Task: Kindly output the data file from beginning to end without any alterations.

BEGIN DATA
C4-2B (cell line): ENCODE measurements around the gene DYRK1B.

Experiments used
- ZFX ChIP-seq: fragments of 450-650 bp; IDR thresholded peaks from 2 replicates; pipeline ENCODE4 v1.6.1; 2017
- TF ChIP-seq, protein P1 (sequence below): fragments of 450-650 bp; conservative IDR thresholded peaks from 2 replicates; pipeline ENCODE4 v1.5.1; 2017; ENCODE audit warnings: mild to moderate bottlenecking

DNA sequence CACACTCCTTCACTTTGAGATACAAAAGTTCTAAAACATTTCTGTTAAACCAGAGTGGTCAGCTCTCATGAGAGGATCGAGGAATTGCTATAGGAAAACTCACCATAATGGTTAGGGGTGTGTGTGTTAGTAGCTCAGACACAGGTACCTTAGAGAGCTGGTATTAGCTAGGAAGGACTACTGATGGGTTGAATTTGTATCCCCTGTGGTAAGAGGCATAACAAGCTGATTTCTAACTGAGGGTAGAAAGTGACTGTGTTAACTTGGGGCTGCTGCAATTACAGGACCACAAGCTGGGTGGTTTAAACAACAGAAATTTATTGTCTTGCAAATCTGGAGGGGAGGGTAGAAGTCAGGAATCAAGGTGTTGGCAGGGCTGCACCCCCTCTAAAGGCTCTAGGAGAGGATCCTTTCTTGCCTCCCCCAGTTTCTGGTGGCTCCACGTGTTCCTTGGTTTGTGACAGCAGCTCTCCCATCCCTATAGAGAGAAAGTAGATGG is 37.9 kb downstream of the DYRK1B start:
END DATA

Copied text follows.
C4-2B (cell line): ENCODE measurements around the gene DYRK1B.

Experiments used
- ZFX ChIP-seq: fragments of 450-650 bp; IDR thresholded peaks from 2 replicates; pipeline ENCODE4 v1.6.1; 2017
- TF ChIP-seq, protein P1 (sequence below): fragments of 450-650 bp; conservative IDR thresholded peaks from 2 replicates; pipeline ENCODE4 v1.5.1; 2017; ENCODE audit warnings: mild to moderate bottlenecking

DNA sequence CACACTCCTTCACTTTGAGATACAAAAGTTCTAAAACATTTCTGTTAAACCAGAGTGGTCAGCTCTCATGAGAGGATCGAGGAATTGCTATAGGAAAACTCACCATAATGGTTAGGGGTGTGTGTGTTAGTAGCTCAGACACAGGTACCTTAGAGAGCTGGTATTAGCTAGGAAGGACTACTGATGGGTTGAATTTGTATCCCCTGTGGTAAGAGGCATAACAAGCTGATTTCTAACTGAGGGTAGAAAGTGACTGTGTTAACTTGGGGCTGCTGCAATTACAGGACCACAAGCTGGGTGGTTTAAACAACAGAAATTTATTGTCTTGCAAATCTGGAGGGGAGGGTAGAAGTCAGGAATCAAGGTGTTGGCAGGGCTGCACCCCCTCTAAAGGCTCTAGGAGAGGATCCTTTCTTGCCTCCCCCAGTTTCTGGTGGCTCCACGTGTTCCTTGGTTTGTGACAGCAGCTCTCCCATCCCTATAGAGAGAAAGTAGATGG is 37.9 kb downstream of the DYRK1B start: